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Urging California Legislative Leaders to Choose CSU

Toni Molle



​Chancellor White joined campus leaders, students, faculty, staff, and alumni as they took part in California State University's Legislative Advocacy Day in Sacramento March 14. Goals of the annual trip to the Capitol are to meet one-on-one with lawmakers to illustrate CSU's many contributions to the state and to advocate for an increased investment of available discretionary state funding dollars.

This year White was joined by delegations from 22 campuses and 13 campus presidents. In addition, the chancellor was joined in key meetings by representatives of California State Student Association (CSSA), California State University Employees Union (CSUEU), and the Academic Senate. There were a total of six group meetings that included Senate Pro Tem Kevin de Leon, Assembly Speaker Anthony Rendon, Assembly Republican leader Chad Mayes, Senate Republican leader Jean Fuller, Senator Hannah-Beth Jackson and the CA Women's Legislative Caucus.

Topics of discussion included California's urgent need for an educated workforce and the importance of having a fully funded CSU budget. Chancellor White and members of the delegation talked about CSU's Graduation Initiative 2025 and how with proper funding, CSU campuses will be able to graduate an additional 500,000 students over the next dozen years to fill a projected "drought" of one million bachelor's degree recipients.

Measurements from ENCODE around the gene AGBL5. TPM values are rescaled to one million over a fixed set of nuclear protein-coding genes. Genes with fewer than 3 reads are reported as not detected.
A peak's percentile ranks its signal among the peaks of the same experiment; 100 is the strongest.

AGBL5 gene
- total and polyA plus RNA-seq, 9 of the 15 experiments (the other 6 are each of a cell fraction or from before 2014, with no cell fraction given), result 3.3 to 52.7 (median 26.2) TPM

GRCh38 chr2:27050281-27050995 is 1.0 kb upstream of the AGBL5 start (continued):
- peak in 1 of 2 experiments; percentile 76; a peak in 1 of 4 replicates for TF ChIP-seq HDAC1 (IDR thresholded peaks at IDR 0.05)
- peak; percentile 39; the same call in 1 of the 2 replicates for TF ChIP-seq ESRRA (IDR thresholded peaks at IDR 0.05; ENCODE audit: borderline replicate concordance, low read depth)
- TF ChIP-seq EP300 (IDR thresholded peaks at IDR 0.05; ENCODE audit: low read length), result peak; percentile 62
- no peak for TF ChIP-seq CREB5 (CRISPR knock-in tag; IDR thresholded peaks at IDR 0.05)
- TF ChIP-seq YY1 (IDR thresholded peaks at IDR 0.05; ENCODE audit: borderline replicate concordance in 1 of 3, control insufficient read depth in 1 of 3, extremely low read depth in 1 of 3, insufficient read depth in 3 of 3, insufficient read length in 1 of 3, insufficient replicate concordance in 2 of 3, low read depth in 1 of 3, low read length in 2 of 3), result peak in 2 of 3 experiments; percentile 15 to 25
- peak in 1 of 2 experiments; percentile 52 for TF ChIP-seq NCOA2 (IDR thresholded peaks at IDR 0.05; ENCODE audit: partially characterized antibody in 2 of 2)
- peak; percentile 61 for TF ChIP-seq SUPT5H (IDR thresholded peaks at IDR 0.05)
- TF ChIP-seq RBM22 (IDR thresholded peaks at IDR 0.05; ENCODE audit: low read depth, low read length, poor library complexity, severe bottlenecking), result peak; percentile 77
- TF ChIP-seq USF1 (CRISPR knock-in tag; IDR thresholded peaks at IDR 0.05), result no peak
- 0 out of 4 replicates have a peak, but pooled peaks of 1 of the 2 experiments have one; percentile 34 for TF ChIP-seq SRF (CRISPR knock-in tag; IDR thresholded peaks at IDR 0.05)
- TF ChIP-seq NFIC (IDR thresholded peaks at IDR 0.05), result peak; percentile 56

Governor Brown's 2017-18 budget proposal released in January allocated approximately $157 million, less than half of the trustees' request to meet the university's true operating needs. While the CSU is grateful for the investment, there is a gap of $167​.7 million.

For years the CSU has been forced to do more with less. State funding was cut by nearly $1 billion during the recession. Although the funding was eventually restored by 2016-17, the CSU's 23 campuses now serve 20,000 more students than in 2007.

"By providing students the opportunity to earn timely, high-quality degrees and closing achievement gaps through Graduation Initiative 2025 we will drive the economic and social futures of millions of Californians and their families," White said during a session with campus delegations, "The CSU desperately needs a strong commitment from the state to fulfill our audacious goals, ensure opportunities to a quality, affordable education, and to end the degree drought."

CSU graduation and retention rates are at all-time highs. The CSU is committed to improving student achievement, but cannot achieve its goals without increased funding to offer more high-demand courses, hire more faculty and provide additional academic and student support services.

In May, Governor Brown will issue his Budget Revision. CSU leaders, students, faculty, staff, alumni and other stakeholders will continue their advocacy work with the governor and Legislature through the remainder of the budget cycle. Interested parties can also engage the CSU and legislators to encourage adequate funding for the university and via social media by using the hashtag #chooseCSU.

The message is clear--investing in the CSU is an investment in the future of California.​​

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